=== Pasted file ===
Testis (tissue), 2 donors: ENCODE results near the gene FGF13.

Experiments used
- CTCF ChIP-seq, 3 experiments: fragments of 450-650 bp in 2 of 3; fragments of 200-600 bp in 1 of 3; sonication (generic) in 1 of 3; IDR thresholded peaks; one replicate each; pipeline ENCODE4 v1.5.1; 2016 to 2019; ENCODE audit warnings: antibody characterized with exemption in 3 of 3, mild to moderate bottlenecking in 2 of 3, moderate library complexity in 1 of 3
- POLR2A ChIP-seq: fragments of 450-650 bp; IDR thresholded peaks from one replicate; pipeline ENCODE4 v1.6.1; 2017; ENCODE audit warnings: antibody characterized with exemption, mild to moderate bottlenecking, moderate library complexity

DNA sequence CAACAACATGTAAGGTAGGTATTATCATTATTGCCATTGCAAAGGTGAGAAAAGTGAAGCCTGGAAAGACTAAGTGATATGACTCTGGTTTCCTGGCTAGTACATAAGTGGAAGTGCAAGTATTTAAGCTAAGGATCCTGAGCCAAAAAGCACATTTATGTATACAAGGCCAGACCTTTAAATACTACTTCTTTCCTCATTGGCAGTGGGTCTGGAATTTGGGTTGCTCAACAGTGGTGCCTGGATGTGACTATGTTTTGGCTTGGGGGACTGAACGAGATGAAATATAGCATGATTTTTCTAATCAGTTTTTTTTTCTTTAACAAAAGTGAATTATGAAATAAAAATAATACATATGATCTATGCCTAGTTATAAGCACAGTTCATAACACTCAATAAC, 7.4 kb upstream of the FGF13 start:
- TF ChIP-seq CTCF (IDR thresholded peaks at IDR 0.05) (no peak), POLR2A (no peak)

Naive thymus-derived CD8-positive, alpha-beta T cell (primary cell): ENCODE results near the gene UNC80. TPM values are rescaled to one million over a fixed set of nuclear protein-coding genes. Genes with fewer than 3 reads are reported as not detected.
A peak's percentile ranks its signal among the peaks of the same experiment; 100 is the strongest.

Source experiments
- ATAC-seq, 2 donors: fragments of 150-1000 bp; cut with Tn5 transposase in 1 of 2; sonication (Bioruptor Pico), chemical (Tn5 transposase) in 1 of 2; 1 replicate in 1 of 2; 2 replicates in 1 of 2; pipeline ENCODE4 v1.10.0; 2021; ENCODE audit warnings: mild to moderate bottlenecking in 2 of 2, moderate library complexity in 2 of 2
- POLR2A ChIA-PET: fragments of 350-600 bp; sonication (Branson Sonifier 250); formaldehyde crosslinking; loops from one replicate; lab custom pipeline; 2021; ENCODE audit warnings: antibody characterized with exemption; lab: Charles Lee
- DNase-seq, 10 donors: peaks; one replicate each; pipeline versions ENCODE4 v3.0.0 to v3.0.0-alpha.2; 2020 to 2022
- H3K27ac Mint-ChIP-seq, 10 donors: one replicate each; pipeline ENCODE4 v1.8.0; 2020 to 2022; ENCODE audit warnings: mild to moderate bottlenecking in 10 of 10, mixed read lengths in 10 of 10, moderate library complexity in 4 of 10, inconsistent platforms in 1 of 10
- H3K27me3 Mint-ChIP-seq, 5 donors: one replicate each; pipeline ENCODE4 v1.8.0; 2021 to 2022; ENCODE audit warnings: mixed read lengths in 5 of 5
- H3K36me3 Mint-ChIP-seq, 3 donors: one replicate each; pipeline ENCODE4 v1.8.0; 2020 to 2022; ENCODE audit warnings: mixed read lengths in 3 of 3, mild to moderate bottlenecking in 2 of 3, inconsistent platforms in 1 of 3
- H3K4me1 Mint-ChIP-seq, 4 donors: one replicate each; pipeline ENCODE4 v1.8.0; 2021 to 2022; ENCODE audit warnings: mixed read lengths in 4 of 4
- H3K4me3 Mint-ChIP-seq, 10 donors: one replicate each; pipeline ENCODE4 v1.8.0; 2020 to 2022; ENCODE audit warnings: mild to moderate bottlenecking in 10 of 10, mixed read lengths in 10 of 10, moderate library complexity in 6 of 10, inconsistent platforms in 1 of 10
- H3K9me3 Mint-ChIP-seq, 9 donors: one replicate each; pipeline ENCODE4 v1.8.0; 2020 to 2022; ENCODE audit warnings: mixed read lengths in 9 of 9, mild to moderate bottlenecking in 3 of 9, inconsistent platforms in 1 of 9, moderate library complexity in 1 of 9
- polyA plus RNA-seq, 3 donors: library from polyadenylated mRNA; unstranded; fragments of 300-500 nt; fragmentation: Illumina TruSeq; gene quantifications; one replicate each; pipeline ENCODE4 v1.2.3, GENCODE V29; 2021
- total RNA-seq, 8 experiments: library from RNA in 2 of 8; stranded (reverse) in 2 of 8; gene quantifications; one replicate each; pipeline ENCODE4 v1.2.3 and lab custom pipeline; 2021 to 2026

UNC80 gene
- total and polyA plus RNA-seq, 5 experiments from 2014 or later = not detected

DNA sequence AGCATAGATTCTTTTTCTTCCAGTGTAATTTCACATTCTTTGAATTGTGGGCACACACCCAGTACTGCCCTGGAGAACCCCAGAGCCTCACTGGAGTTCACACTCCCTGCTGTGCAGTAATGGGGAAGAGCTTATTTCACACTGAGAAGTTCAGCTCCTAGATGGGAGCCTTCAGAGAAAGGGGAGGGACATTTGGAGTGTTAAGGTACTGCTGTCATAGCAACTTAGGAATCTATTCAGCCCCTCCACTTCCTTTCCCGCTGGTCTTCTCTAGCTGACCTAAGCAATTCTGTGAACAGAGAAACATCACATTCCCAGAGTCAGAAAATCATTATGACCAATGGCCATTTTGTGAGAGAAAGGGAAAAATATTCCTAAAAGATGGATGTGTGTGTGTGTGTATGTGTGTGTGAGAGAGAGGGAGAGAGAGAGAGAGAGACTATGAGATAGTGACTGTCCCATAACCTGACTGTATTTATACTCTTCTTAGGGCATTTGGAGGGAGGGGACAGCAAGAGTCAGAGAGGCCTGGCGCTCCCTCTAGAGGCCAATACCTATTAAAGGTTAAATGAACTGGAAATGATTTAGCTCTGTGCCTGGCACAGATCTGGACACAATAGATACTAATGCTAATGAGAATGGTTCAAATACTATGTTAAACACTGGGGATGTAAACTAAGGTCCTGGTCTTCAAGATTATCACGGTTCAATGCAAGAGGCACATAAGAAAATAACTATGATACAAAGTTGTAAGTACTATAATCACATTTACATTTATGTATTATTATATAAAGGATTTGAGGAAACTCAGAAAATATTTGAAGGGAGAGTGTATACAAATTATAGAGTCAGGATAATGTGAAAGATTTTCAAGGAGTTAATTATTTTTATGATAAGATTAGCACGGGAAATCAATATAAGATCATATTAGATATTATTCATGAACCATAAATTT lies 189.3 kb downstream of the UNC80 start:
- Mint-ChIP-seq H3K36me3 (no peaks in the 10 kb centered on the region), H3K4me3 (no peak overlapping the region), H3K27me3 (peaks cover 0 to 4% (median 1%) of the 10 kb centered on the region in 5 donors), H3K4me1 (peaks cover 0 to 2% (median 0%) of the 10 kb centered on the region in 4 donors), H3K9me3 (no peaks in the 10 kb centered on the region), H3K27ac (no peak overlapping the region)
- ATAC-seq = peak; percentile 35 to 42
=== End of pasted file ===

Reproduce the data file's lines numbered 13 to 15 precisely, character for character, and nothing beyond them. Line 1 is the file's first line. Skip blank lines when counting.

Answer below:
- H3K27ac Mint-ChIP-seq, 10 donors: one replicate each; pipeline ENCODE4 v1.8.0; 2020 to 2022; ENCODE audit warnings: mild to moderate bottlenecking in 10 of 10, mixed read lengths in 10 of 10, moderate library complexity in 4 of 10, inconsistent platforms in 1 of 10
- H3K27me3 Mint-ChIP-seq, 5 donors: one replicate each; pipeline ENCODE4 v1.8.0; 2021 to 2022; ENCODE audit warnings: mixed read lengths in 5 of 5
- H3K36me3 Mint-ChIP-seq, 3 donors: one replicate each; pipeline ENCODE4 v1.8.0; 2020 to 2022; ENCODE audit warnings: mixed read lengths in 3 of 3, mild to moderate bottlenecking in 2 of 3, inconsistent platforms in 1 of 3